There was one service we attended and my son was with us in the service with my wife holding him on her lap all the way up to the sermon – when the unthinkable happened. He broke free and ran right up to the front of the church as the pastor was beginning to preach. He ran up to the front and plopped himself on the floor right in front of the pastor and looked and listened. My wife and I resisted the urge to run up to get him, thinking that more attention would be paid to us trying to wrestle him back to where we were sitting. So, we let well enough alone, but were still glued on him with watchful eyes.
The pastor began to preach, but admitted to having trouble that week getting to his sermon, and dealing with some personal matters that distracted him. He was struggling to preach and couldn’t find the words to proclaim the gospel that day. After watching this for a few minutes, my son began to call out “Pastor, Pastor!” The pastor tried to ignore him and come up with something to say but the boy was persistent “Pastor, Pastor”, he continued shout – “Love your neighbor as yourself!”
The pastor looked down at my son, and then reached down to pick him up. “Preach, little brother”, he said with my son on his shoulder. “Preach the Gospel!”. The pastor, moved by the spontaneous call of this little boy, then preached a sermon on love. He found the words from an unlikely source – a little child who led him that day, who gave inspiration where there was emptiness, who saw green shoots coming from a dead tree.
Isaiah knew that the people’s future would be in the hands of an unlikely leader. His words are full of rich and hopeful images about a new future springing up from a dead past. It’s a future that promises peace and an end to predatory injustices – wolves and lions, lamb and cattle living together without the need to dominate, without the need to fear. This incredible turnaround will come from a most unlikely source – a little child – the root of Jesse reborn to lead the people. Come thou long expected Jesus. “Preach to us, little brother”!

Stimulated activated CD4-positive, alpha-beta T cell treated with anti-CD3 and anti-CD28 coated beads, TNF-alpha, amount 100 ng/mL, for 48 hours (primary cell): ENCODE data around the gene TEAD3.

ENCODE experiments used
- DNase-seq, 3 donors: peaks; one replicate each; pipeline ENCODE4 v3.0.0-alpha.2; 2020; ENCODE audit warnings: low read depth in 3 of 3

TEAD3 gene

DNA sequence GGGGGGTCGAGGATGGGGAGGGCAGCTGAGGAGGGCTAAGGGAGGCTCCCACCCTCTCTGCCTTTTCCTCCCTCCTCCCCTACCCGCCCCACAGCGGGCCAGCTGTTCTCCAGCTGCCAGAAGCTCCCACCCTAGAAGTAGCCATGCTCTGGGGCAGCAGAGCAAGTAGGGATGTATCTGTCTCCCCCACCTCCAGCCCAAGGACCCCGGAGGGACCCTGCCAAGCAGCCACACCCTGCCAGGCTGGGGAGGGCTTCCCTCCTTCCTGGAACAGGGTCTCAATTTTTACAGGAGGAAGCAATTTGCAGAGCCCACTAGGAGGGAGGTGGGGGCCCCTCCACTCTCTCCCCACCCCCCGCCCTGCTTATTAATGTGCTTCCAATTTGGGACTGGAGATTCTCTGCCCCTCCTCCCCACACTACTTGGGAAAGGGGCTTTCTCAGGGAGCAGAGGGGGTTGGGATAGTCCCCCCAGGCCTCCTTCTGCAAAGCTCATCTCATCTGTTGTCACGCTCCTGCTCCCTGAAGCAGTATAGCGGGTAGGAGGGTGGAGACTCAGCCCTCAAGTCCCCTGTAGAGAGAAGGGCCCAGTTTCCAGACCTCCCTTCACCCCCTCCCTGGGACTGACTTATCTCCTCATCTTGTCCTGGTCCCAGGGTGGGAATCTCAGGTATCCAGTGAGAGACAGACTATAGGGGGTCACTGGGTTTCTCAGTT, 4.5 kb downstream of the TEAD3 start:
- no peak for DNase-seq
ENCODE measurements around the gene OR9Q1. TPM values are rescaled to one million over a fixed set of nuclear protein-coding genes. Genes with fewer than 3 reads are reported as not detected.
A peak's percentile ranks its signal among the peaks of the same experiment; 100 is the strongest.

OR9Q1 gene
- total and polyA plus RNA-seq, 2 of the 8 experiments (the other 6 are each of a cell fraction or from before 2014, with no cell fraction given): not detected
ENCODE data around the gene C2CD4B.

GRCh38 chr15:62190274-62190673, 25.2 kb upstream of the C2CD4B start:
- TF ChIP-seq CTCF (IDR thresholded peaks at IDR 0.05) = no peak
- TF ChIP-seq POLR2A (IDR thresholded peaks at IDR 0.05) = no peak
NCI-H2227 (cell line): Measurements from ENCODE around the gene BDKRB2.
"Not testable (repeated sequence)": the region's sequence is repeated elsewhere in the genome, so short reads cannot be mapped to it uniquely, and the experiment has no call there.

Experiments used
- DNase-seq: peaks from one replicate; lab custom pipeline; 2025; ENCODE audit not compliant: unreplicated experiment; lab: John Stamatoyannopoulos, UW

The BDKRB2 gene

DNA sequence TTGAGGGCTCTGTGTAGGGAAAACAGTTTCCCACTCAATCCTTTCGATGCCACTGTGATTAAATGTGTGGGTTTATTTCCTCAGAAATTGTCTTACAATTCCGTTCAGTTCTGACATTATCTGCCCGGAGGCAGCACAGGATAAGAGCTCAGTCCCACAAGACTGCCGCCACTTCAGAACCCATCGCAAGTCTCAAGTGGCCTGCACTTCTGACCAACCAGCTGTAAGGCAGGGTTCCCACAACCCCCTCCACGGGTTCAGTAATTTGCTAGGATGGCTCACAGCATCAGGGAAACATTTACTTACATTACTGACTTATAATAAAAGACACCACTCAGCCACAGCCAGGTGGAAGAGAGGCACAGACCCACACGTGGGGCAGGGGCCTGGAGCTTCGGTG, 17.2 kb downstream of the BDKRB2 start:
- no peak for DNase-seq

For the full text of this week's sermon - CLICK HERE
Devotions for Week of December 4, 2016
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About this website
Gustavus Adolphus Lutheran Church (GA) in New York City has been chosen as one of eight internship congregations to participate this year in a church-wide initiative designed to increase our understanding of Holy Scripture and most importantly, to cultivate our engagement with it. In partnership with The Lutheran Theological Seminary at Philadelphia, Vicar John Heidgerd will be working to develop innovative ways to deepen our faith formation and sense of discipleship for the sake of ourselves and our communities.